More MS news articles for Oct 2001

Hope and Help for Multiple Sclerosis

Multiple Sclerosis is a chronic disease that is a great challenge to cope with, in large part because it's so unpredictable. It can be mild and barely noticeable, or severe enough to cause great disability. It's permanent; often the effects come and go over the years and you never know if and when a flare-up might occur. Fortunately, there are many treatments that are proven effective and promising new therapies are on the horizon.

http://www.newswise.com/articles/2001/10/MS.MMC.html

23-Oct-01
Mayo Clinic

ROCHESTER, MINN. -- Multiple Sclerosis (MS) is a chronic disease that is a great challenge to cope with, in large part because it's so unpredictable. According to November's issue of Mayo Clinic Women's HealthSource, it can be mild and barely noticeable, or severe enough to cause great disability. It's permanent; often the effects come and go over the years and you never know if and when a flare-up might occur.

Fortunately, there are many treatments that are proven effective and promising new therapies are on the horizon.

MS is an autoimmune disease in which your immune system attacks your own central nervous system -- i.e., your brain, optic nerves and spinal cord. This process results in multiple areas of scarring -- or sclerosis -- hence the name. It's estimated that 300,000 people in America have the disease, which is seen twice as often in women as men.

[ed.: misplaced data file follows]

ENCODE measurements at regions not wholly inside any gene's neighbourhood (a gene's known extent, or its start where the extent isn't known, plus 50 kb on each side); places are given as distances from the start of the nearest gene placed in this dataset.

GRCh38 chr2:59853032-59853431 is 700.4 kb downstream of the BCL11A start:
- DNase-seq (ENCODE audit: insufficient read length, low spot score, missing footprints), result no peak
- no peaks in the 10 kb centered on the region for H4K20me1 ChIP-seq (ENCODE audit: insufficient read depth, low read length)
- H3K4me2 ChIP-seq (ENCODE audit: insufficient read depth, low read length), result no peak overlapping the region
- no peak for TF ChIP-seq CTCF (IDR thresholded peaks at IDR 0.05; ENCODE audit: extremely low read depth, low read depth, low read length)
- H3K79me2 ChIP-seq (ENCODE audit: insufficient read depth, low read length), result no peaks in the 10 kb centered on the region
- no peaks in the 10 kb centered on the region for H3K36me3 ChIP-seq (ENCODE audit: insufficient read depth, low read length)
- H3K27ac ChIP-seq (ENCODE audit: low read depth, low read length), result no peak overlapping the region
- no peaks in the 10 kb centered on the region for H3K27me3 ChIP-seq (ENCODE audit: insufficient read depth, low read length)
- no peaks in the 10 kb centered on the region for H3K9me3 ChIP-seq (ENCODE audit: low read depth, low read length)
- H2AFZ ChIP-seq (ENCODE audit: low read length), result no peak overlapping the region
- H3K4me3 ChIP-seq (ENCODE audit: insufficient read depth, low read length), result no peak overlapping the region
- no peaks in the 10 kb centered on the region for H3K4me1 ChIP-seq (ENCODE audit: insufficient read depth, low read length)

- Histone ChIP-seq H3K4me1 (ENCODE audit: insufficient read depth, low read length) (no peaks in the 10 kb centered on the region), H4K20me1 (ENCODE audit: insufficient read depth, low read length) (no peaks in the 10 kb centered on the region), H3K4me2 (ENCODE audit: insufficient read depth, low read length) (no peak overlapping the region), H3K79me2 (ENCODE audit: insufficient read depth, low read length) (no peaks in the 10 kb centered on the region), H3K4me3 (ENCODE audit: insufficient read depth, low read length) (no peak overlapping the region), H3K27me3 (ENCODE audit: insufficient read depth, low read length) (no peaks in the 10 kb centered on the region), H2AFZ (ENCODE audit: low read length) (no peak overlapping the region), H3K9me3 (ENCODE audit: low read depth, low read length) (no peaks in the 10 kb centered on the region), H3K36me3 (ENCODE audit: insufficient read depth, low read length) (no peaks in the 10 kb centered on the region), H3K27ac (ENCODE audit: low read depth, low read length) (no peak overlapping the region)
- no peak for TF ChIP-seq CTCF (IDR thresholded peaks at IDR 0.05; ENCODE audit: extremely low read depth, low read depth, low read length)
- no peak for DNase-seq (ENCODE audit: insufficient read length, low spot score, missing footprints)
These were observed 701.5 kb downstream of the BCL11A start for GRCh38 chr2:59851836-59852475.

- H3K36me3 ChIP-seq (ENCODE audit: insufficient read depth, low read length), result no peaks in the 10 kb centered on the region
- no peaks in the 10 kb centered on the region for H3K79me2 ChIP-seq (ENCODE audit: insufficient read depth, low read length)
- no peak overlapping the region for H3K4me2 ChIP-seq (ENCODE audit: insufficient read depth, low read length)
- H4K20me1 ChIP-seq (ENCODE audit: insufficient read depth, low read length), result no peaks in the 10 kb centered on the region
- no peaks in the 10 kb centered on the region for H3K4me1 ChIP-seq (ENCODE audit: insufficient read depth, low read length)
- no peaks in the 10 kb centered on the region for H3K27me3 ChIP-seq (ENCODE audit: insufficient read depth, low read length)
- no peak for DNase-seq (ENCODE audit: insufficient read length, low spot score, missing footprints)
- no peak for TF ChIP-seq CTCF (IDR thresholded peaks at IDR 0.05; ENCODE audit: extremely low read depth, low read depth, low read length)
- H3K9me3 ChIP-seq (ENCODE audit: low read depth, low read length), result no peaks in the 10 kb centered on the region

Symptoms of MS vary widely in each person, depending on the areas of the nervous system that have been damaged. They include numbness, weakness or paralysis in one or more limbs; brief pain or tingling sensations; tremors; impaired vision with pain when you move your eyes; rapid, involuntary eye movements and fatigue and dizziness. Initially, symptoms come and go in attacks that can last days or weeks at a time. In some people, the disease progresses and can result in permanent weakness, muscle spasms, slurred speech, vision loss or other problems.

There are five types of MS ranging from benign (in which symptoms are mild and do not worsen over time) to varying degrees of progressive (continuous deterioration without remission). Doctors use several tests -- including neurologic exam, magnetic resonance imaging (MRI) and spinal taps -- to diagnose the presence and type of MS. Many medications can ease specific symptoms or regulate the immune system to reduce flare-ups. At Mayo Clinic, doctors are studying blood plasma exchange for people with recent, severe attacks.

Doctors also recommend other treatments people can do on their own, such as:

Mayo Clinic Women's HealthSource is published monthly to help women enjoy healthier, more productive lives. Revenue from subscriptions is used to support medical research at Mayo Clinic.

Shelly Plutowski
507-284-5005 (days)
507-284-2511 (evenings)
e-mail: newsbureau@mayo.edu
 

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